The novelist takes the £50,000 prize with a ‘strong, unambiguous commentary on the history of South Africa and of humanity itself’
Damon Galgut is a clear and unsurprising Booker winner
Last modified on Thu 4 Nov 2021 10.45 GMT
Damon Galgut has won the Booker prize for his portrait of a white South African family navigating the end of apartheid. The judges praised The Promise as “a spectacular demonstration of how the novel can make us see and think afresh”, and compared it to the work of William Faulkner and Virginia Woolf.
This is is the first time Galgut will be walking away with the £50,000 prize, despite having been shortlisted twice before.. The Promise is his ninth novel, and his first in seven years. He becomes the third South African to win the prestigious fiction prize, after JM Coetzee and Nadine Gordimer. Through the lens of four sequential funerals, each taking place in a different decade, The Promise follows the Swarts, a white South African family who live on a farm outside Pretoria. The promise of the title is one the Swarts make – and fail to keep over the years – to give a home and land to the black woman who worked for them her whole life.
The novel is, according to the Booker judges, “a strong, unambiguous commentary on the history of South Africa and of humanity itself that can best be summed up in the question: does true justice exist in this world?”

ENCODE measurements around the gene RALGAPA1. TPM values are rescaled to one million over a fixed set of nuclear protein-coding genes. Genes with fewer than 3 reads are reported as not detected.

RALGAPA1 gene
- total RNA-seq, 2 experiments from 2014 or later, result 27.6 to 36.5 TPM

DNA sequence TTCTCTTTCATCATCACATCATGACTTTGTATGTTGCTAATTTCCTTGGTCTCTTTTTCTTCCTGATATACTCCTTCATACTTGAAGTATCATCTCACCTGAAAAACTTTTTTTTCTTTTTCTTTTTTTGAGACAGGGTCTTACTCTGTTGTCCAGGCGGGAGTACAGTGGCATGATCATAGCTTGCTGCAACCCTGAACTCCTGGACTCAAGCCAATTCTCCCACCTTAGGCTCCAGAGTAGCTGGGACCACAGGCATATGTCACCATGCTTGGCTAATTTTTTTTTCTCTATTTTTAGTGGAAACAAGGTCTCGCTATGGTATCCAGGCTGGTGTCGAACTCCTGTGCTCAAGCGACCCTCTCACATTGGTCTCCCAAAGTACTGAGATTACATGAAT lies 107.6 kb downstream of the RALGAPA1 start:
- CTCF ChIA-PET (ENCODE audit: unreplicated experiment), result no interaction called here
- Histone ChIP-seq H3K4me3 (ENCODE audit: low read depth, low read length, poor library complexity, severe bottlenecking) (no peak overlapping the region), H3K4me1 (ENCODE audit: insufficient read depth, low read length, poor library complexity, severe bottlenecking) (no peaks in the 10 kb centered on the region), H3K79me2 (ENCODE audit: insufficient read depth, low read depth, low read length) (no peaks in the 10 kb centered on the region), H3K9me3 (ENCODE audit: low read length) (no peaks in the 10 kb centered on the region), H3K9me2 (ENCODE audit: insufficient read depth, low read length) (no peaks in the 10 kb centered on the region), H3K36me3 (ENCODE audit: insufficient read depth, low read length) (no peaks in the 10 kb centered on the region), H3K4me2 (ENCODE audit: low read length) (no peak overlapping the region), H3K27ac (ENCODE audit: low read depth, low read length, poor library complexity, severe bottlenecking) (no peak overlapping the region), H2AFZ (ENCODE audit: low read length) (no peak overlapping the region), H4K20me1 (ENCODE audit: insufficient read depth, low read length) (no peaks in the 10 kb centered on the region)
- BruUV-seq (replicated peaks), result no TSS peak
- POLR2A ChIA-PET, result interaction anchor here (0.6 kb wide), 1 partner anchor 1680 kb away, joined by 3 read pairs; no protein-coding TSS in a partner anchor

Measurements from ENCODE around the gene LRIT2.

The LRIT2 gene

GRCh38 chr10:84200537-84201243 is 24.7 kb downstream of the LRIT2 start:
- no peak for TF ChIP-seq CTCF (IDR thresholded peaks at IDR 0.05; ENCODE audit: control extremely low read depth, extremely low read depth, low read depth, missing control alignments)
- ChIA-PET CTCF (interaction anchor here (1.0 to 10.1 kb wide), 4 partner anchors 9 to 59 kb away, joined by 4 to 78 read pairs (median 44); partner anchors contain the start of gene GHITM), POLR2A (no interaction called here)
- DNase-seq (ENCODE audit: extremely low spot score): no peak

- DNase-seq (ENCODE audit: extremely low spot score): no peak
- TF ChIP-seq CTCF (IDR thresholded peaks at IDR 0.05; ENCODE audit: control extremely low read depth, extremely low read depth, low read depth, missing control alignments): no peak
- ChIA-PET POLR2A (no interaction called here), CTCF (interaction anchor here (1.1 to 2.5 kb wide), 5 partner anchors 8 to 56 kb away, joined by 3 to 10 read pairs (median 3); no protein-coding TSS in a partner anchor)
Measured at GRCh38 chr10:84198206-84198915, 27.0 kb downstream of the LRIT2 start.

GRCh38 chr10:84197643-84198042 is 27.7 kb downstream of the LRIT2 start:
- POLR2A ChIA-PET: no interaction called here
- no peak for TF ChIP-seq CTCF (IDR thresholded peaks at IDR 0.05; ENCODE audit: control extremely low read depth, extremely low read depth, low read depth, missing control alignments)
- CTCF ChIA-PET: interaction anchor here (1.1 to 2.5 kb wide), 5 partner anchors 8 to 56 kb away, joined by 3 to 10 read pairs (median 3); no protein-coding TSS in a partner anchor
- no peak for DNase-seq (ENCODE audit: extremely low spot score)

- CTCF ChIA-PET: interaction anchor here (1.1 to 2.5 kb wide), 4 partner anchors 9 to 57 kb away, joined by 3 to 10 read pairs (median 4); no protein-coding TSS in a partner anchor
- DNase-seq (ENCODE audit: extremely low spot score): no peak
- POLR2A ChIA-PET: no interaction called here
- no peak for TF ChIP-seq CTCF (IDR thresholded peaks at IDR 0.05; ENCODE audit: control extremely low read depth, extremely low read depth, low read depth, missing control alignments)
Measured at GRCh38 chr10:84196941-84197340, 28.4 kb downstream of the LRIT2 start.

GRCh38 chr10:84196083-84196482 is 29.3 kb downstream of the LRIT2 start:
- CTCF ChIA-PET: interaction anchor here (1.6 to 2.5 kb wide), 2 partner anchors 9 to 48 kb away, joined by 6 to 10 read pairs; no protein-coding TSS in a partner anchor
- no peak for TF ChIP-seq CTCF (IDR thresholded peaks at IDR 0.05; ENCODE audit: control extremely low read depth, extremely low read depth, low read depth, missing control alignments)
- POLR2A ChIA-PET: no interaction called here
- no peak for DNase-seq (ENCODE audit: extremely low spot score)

“We felt among the judges that this book really is a tour de force. It combines an extraordinary story with rich themes – the history of the last 40 years in South Africa – in an incredibly well-wrought package,” said the chair of the Booker judges, historian Maya Jasanoff. “Before we even started talking about the individual titles, we had a more wide-ranging discussion about what it is we feel makes a book a winner. One of the judges drew a distinction between the very good and the great. For me, The Promise manages to pull together the qualities of great storytelling – it’s a book that has a lot to chew on – with remarkable attention to structure and literary style. With each reading of this book, it revealed something new.”
Galgut, who grew up in Pretoria, where The Promise is set, and now lives in Cape Town, has described the Swart family as “a kind of amalgamation of everything I grew up with in Pretoria”.